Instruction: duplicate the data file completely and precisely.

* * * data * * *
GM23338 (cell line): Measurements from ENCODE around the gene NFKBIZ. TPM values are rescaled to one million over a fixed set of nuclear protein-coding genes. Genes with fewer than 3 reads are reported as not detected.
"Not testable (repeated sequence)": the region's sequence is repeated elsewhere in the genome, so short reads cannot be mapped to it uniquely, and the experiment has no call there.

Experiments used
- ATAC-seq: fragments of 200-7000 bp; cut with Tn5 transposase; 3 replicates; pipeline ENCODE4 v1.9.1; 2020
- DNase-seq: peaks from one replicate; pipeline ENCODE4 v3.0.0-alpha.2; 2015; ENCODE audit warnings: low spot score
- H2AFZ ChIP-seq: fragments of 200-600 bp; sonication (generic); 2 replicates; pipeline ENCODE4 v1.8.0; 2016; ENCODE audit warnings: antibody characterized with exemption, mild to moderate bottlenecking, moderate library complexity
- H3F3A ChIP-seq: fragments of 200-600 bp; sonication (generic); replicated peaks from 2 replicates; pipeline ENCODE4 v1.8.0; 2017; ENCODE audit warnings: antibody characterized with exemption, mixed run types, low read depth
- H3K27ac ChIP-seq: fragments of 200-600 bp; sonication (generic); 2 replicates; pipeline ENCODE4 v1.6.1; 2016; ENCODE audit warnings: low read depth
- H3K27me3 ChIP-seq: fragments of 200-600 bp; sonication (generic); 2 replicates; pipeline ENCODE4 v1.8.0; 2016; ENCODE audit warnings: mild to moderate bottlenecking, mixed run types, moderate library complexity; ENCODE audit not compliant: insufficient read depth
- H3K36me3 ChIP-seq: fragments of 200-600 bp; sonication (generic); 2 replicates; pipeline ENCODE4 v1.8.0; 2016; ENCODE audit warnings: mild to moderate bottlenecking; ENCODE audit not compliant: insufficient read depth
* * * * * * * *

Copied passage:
GM23338 (cell line): Measurements from ENCODE around the gene NFKBIZ. TPM values are rescaled to one million over a fixed set of nuclear protein-coding genes. Genes with fewer than 3 reads are reported as not detected.
"Not testable (repeated sequence)": the region's sequence is repeated elsewhere in the genome, so short reads cannot be mapped to it uniquely, and the experiment has no call there.

Experiments used
- ATAC-seq: fragments of 200-7000 bp; cut with Tn5 transposase; 3 replicates; pipeline ENCODE4 v1.9.1; 2020
- DNase-seq: peaks from one replicate; pipeline ENCODE4 v3.0.0-alpha.2; 2015; ENCODE audit warnings: low spot score
- H2AFZ ChIP-seq: fragments of 200-600 bp; sonication (generic); 2 replicates; pipeline ENCODE4 v1.8.0; 2016; ENCODE audit warnings: antibody characterized with exemption, mild to moderate bottlenecking, moderate library complexity
- H3F3A ChIP-seq: fragments of 200-600 bp; sonication (generic); replicated peaks from 2 replicates; pipeline ENCODE4 v1.8.0; 2017; ENCODE audit warnings: antibody characterized with exemption, mixed run types, low read depth
- H3K27ac ChIP-seq: fragments of 200-600 bp; sonication (generic); 2 replicates; pipeline ENCODE4 v1.6.1; 2016; ENCODE audit warnings: low read depth
- H3K27me3 ChIP-seq: fragments of 200-600 bp; sonication (generic); 2 replicates; pipeline ENCODE4 v1.8.0; 2016; ENCODE audit warnings: mild to moderate bottlenecking, mixed run types, moderate library complexity; ENCODE audit not compliant: insufficient read depth
- H3K36me3 ChIP-seq: fragments of 200-600 bp; sonication (generic); 2 replicates; pipeline ENCODE4 v1.8.0; 2016; ENCODE audit warnings: mild to moderate bottlenecking; ENCODE audit not compliant: insufficient read depth